Life, Self-Care

Stupid ice in stupid Alaska

crutches

So I earned myself a pair of these yesterday when I took a reverse swan dive onto my rear end in a parking lot. Thankfully, I didn’t then get run over by automobiles sliding on aforementioned ice, and I hobbled my way to a meeting.

Then the time came to actually stand and move after sitting in the meeting, which didn’t go so well.

Of all the times to do such a thing to one’s self, it makes sense to have this happen at a hospital with an ER conveniently therein. Even better when the meeting has lots of medical types, one of whom is among the kindest on the planet, who stayed with me to make sure I was able to get home.

Things in the ER went well, other than my general loss of dignity accompanying the disrobing process and having to sit around in an ugly gown.

I couldn’t have asked for a more thorough doctor, and he got me through the process rather quickly.

The good news is, my pelvis is not broken per the x-rays (yay!), but that does not mean I can use it yet. So I am hanging out in bed.

Wah.

But yeah, it totally could be worse. I’m very grateful it’s NOT worse…I received the world’s best nursing care last night by my older daughters who were trying to outdo each other in nurturing awesomeness, and my husband is ordering me Thai food. The house is quiet. And there’s plenty to do right here in my bed such as drink coffee and read books and write blogs and stuff.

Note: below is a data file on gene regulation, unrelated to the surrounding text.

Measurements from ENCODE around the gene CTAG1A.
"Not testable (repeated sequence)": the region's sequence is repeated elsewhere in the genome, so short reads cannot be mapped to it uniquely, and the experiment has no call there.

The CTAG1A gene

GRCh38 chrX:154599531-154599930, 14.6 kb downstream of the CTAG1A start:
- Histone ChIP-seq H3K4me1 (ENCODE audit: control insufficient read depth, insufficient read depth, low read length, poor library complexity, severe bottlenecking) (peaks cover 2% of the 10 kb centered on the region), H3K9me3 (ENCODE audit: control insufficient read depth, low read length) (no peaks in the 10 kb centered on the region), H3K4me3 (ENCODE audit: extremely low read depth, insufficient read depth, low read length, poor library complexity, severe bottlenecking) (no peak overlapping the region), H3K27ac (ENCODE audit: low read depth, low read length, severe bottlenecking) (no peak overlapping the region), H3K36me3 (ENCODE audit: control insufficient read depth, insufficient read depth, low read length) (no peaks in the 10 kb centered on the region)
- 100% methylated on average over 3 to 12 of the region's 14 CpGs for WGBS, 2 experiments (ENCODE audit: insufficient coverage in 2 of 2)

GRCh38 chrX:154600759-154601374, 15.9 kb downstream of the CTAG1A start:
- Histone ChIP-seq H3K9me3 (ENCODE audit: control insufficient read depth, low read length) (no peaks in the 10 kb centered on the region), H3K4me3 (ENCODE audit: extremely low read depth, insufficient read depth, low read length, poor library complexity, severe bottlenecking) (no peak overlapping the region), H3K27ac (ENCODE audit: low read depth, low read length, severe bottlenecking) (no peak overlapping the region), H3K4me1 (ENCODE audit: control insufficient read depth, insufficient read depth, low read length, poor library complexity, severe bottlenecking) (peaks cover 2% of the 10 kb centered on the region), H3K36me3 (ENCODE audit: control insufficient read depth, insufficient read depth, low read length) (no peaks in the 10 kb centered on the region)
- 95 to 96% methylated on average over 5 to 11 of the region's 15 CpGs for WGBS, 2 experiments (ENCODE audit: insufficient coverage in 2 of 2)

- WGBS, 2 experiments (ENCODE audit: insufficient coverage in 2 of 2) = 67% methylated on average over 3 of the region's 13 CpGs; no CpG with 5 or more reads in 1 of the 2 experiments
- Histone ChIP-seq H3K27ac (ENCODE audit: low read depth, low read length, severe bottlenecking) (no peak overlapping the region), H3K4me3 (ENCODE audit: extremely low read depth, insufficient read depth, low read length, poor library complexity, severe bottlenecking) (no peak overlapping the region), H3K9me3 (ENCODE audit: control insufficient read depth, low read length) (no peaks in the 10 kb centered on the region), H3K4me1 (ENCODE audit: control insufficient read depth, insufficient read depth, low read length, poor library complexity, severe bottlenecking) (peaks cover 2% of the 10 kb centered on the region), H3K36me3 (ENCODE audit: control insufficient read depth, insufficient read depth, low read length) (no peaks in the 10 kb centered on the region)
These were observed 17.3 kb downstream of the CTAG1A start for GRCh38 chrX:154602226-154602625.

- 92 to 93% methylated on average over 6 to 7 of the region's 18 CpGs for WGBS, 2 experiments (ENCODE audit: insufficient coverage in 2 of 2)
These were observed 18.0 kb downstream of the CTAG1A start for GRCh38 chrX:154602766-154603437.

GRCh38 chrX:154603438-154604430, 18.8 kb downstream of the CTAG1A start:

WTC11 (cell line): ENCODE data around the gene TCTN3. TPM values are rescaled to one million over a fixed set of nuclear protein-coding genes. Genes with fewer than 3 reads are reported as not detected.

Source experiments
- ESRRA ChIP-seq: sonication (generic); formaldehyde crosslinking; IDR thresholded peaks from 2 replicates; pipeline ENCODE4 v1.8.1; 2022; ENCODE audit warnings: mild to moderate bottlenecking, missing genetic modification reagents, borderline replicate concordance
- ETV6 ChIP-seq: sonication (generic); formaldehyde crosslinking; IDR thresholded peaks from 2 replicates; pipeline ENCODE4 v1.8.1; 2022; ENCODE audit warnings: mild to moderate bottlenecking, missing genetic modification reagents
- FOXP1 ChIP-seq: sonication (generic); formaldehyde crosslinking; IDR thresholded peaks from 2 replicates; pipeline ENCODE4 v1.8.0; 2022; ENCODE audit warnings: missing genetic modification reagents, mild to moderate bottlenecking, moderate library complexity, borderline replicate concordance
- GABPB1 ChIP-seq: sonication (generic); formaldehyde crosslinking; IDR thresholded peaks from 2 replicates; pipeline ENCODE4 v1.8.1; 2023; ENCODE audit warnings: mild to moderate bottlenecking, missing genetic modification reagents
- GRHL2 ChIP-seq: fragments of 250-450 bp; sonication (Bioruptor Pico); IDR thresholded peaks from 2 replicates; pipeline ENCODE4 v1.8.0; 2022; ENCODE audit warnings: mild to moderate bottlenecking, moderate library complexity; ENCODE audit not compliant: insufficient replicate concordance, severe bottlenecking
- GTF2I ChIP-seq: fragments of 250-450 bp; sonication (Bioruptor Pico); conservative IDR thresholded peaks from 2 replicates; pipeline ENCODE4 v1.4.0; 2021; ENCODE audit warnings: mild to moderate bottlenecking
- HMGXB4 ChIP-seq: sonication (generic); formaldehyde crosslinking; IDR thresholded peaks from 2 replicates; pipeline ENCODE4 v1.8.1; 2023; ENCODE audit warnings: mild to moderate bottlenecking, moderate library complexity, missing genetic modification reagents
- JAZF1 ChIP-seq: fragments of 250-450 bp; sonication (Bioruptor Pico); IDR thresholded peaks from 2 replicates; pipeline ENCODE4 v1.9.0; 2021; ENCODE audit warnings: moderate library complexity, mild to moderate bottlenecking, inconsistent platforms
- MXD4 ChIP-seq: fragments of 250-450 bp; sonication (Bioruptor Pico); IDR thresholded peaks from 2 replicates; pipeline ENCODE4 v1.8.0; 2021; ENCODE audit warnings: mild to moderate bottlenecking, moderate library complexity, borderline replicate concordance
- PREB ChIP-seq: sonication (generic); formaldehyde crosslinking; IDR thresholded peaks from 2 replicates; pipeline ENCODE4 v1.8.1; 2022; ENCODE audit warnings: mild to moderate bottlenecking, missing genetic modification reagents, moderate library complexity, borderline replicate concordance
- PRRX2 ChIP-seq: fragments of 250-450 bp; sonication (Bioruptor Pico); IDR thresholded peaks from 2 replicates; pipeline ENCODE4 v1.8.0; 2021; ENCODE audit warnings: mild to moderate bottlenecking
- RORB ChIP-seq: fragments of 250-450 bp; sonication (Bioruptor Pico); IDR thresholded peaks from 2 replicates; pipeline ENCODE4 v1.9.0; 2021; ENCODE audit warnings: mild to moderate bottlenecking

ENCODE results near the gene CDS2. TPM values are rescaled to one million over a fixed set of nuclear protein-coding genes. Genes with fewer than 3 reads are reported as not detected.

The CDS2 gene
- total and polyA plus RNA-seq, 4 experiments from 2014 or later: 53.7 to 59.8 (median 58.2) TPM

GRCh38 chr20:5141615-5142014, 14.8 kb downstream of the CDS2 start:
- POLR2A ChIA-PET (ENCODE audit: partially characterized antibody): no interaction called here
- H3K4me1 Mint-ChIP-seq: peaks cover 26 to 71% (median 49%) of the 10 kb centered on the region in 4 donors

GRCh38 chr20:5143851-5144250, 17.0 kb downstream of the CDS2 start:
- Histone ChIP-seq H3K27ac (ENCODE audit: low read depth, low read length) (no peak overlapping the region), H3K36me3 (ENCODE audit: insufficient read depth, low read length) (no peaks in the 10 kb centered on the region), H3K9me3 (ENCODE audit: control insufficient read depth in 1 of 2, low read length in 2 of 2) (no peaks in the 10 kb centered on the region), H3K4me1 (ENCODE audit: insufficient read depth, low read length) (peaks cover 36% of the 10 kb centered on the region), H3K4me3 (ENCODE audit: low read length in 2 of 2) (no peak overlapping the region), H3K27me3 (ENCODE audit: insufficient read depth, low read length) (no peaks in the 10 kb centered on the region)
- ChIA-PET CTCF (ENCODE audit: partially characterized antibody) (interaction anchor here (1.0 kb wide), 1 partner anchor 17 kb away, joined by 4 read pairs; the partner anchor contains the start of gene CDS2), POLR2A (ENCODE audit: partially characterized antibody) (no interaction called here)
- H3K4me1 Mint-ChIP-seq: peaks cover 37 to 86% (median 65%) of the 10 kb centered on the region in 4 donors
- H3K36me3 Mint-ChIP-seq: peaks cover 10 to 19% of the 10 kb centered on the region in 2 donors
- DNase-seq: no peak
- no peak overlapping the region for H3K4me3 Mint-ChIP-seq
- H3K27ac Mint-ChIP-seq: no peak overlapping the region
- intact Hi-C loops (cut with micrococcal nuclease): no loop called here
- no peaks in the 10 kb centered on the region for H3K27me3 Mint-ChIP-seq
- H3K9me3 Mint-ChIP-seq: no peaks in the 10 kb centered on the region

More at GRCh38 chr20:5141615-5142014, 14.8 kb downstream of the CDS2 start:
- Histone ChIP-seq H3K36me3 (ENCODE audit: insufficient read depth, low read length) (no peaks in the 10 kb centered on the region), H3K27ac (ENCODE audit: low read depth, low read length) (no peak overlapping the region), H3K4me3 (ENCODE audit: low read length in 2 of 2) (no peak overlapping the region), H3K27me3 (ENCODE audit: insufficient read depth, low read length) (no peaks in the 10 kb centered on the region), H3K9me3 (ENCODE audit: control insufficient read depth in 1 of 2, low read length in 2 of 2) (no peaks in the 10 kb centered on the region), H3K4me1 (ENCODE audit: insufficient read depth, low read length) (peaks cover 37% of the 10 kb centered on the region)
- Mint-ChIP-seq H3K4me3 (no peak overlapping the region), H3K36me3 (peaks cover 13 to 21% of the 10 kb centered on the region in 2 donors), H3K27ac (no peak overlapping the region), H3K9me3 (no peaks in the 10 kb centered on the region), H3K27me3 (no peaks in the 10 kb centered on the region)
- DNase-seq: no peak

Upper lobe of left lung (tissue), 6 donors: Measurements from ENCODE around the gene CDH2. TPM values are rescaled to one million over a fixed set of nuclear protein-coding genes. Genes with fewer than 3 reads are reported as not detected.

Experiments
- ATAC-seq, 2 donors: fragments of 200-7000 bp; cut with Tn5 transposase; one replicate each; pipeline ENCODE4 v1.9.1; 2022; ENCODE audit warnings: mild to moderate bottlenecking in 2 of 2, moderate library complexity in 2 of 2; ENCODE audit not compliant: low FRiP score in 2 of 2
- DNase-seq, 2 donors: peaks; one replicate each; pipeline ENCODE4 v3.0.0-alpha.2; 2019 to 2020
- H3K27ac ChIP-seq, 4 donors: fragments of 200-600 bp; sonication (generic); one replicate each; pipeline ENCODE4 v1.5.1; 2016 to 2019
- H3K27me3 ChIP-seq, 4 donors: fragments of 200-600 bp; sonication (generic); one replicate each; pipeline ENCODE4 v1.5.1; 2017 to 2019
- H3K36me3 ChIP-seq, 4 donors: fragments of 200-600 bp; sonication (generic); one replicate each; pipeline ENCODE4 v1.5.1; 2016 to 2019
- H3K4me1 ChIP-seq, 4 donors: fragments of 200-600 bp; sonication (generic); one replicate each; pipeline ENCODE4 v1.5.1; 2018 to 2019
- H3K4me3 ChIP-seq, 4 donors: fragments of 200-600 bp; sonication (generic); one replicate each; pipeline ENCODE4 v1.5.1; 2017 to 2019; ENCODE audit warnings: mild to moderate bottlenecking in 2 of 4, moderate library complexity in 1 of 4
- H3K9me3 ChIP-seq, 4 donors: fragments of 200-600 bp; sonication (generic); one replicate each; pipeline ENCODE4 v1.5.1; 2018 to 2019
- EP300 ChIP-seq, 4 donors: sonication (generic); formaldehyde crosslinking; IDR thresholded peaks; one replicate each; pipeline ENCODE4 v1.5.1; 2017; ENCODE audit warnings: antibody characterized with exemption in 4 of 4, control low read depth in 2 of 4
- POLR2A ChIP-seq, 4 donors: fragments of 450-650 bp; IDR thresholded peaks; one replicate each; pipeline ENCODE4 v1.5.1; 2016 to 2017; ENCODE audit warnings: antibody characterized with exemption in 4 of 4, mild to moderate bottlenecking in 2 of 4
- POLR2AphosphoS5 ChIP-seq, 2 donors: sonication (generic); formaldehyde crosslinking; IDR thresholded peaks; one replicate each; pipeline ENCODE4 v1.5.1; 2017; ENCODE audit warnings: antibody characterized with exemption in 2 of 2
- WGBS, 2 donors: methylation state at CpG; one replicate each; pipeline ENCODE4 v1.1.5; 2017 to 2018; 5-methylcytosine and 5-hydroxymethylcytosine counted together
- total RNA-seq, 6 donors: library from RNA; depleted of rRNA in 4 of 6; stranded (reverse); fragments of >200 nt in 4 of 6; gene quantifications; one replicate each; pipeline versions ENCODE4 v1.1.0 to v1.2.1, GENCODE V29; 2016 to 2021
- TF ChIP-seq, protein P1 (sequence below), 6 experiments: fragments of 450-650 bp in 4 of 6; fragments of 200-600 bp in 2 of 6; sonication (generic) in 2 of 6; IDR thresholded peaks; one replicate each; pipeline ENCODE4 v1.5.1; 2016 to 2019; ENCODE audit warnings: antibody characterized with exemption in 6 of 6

I really should do more of this relaxation stuff, minus the ER.

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Creativity, Life, Poetry

Winter and her metaphors, part 1

 

Greetings from Alaska. Winter endlessly fascinates me…she is my muse. I am excited to announce that my first collection of poetry, The Latent Talent of Conception, will be published later this year, so keep visiting this blog for updates. Enjoy.

icicles

The Selfish Act of Winter

No matter how it falls,
Snow can never fall hard,
And that is the posture
I now adopt,

The occasional pine
Dusted with snow.
Hester’s wedding dress,
Exposing all her secrets.

I beg in three seasons now.
Spring finds me pleased with color.
Summer wilts me with my own heat.
Autumn begs to differ until

Blessed winter comes again.
I can quit roving the grass—
The hair of the earth
As Whitman said.

I make of you dirt,
Baked fields of warm sod,
While you assert
That you are ash,

Charred remnants of holiness.
How can I argue with that?
Our paradigms
As different as fall and spring,

Opposing poles
Pointing in some
Unknown direction.
And which is worse?

That you always sound
So composed,
Or that I’m still
Writing you,

This stalled facet
Of my inner life,
A brave faction
Holding out

In the face of all
Physical evidence.
The probability
As unlikely as the spring.

© 2016-2017 Mindy Goorchenko All Rights Reserved
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Life, Nonfiction

In the wake of Christmas

Weeping at the beauty of this.

Today, I take inventory of Christmas.